The intense cultural and commercial activity centred on London at the end of the seventeenth century attracted a variety of entrepreneurs. One of these was John Houghton, apothecary, commodity-broker and Fellow of the Royal Society. His interest in the overlapping spheres of business and ideas led to the publication of his most durable work the Collection for improvement of husbandry and trade (1692-1703). This weekly serial, with its mixed content of advertising and current information, will provide the focus for an investigation into the way public and private interest and the advancement of learning, could intersect in serial print.
Friday 3 April, 1pm
Lord Rayleigh’s Legacy
The private laboratories and equipment used by the Third and Fourth Barons Rayleigh (John William Strutt and his son Robert John Strutt) remain largely as they were when used by these great scientists. This lecture will take the audience on a virtual tour of the laboratories and describe some of the important experiments conducted there.
Prof. E A Davis, Universities of Leicester and Cambridge
Friday 10 April, Good Friday: no lecture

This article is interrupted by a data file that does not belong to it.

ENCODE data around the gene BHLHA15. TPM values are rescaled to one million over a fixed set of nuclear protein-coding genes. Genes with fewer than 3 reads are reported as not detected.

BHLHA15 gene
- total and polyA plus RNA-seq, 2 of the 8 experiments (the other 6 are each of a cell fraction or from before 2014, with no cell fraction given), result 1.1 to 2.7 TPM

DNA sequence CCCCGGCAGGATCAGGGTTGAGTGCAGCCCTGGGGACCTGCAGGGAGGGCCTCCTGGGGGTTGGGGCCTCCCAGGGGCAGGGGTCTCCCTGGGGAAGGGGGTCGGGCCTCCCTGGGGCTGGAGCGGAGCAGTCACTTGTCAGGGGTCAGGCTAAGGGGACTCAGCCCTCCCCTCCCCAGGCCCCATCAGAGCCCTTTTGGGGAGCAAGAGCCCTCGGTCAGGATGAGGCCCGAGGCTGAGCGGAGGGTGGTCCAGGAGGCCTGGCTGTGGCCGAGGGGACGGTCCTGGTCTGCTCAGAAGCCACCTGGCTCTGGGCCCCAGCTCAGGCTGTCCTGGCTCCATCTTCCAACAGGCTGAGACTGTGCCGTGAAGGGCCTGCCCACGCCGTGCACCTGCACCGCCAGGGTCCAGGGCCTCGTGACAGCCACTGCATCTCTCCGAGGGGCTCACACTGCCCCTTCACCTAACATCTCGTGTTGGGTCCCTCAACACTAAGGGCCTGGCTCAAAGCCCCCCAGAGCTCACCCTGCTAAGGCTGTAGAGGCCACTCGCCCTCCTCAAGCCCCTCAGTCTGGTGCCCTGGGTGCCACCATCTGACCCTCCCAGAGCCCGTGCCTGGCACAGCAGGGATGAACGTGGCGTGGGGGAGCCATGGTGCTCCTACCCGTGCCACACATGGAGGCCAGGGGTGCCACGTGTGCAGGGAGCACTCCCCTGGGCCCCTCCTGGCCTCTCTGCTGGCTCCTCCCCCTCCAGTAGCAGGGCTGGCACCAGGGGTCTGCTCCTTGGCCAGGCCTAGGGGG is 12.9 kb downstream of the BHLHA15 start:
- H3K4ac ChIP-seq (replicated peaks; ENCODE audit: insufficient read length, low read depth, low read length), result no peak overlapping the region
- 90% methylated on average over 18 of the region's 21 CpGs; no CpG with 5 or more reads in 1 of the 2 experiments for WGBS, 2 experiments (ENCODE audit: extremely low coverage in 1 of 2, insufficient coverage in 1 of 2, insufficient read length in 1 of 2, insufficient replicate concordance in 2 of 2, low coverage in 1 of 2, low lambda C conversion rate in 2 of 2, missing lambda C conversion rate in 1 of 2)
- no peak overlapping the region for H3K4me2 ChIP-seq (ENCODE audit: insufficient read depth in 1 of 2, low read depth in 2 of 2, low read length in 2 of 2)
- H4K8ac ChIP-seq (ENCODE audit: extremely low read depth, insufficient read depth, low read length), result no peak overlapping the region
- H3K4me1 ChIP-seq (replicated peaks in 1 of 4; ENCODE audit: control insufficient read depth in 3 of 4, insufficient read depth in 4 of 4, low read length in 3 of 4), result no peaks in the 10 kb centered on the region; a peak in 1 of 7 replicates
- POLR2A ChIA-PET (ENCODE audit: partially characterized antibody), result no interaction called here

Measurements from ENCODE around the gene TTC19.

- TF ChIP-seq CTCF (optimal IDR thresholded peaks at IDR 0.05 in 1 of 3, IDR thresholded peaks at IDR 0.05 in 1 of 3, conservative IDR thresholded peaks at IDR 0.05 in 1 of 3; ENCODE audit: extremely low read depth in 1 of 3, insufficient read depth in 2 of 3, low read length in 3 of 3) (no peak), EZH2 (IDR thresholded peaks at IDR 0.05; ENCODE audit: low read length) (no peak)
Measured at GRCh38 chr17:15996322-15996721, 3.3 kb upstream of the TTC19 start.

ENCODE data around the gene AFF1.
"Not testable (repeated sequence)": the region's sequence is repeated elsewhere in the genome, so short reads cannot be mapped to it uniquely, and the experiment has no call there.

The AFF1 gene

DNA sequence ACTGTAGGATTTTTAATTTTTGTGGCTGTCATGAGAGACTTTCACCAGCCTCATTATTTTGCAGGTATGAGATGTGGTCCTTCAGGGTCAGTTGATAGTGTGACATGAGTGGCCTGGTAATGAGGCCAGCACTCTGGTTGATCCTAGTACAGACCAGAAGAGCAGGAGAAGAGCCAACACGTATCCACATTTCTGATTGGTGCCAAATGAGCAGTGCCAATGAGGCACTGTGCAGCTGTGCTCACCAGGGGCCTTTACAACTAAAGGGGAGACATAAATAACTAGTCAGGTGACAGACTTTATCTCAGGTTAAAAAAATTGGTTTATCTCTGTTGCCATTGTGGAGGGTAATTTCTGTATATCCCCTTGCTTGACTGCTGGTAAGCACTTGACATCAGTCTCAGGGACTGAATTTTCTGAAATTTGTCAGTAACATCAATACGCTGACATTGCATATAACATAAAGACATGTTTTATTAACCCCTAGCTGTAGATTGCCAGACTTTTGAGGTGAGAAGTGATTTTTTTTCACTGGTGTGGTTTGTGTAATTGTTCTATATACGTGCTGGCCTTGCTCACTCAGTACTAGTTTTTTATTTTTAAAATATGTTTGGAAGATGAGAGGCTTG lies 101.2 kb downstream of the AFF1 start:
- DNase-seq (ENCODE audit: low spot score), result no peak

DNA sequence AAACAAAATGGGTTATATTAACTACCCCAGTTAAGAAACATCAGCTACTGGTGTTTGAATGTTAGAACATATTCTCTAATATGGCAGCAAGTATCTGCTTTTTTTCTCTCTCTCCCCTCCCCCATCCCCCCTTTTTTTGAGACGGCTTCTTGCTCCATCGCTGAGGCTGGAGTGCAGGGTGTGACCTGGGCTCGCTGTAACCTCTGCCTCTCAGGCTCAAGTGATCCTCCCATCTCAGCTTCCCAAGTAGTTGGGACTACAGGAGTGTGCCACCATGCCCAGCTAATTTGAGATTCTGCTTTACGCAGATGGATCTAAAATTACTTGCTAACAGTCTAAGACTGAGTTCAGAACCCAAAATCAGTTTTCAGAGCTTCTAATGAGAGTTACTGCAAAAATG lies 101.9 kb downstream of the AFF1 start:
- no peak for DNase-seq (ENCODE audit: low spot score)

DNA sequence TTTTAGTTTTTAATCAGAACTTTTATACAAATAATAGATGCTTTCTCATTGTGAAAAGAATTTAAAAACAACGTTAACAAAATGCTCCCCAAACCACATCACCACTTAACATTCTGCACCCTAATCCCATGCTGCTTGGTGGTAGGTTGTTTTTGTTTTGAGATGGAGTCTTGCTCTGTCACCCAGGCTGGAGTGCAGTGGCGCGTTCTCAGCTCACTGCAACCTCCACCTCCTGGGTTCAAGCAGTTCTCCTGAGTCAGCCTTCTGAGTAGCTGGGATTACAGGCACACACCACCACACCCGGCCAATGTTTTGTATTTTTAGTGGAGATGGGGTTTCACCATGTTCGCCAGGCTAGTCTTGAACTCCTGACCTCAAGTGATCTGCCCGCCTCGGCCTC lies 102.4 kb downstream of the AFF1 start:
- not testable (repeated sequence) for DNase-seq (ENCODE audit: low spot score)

Friday 17 April, 1pm
Transatlantic Scientific Communication in an Age of Revolution
This talk will examine how scientific knowledge was communicated between North America and Europe during a period of great social upheaval. Sociable fellowship, rather than technological developments, underpinned transatlantic communication of scientific knowledge. Joseph Banks FRS was a prime example: his world-wide friendships made him a human hub of transatlantic and intra-European scientific communication.
Margaret Meredith, Visiting scholar at Universiteit Maastricht
Friday 24 April, 1pm
The Telescope at 400: a Satirical Journey
As it begins its fifth century, the telescope holds its own as an icon of scientific endeavour. Its status has not always been uncontested, however, since telescopes and their users have often found themselves on the wrong side of sharp-minded wits. As science suffered turbulent times, so the telescope could come under attack.
Richard Dunn, Royal Observatory, Greenwich
Friday 1 May, 1pm
Marine Archaeology and ‘Hunting the Beagle’
Maritime historian Dr Robert Prescott will talk about his mission to locate the final resting place of Darwin’s ship, the Beagle.
Dr Robert Prescott, University of St Andrews
Friday 8 May, 1pm
Kent’s Cavern and the Archaeology of Human Origins in Britain
Excavations from the 1820s to 1860s in Kent’s Cavern (Torquay, Devon) played a major role in the establishment of deep roots for human antiquity, coinciding with the development and promulgation of Darwin’s and Wallace’s notion of evolution by means of natural selection. We review the history of investigations at the site in wider context, showing how the cave’s archaeology challenged established dogma promulgated by Buckland, Cuvier and others, and came to be one of the most informative sites for Ice Age human behaviour in Britain.
Dr Paul Pettitt, Department of Archaeology, University of Sheffield, and Dr Mark White, Department ofArchaeology, University of Durham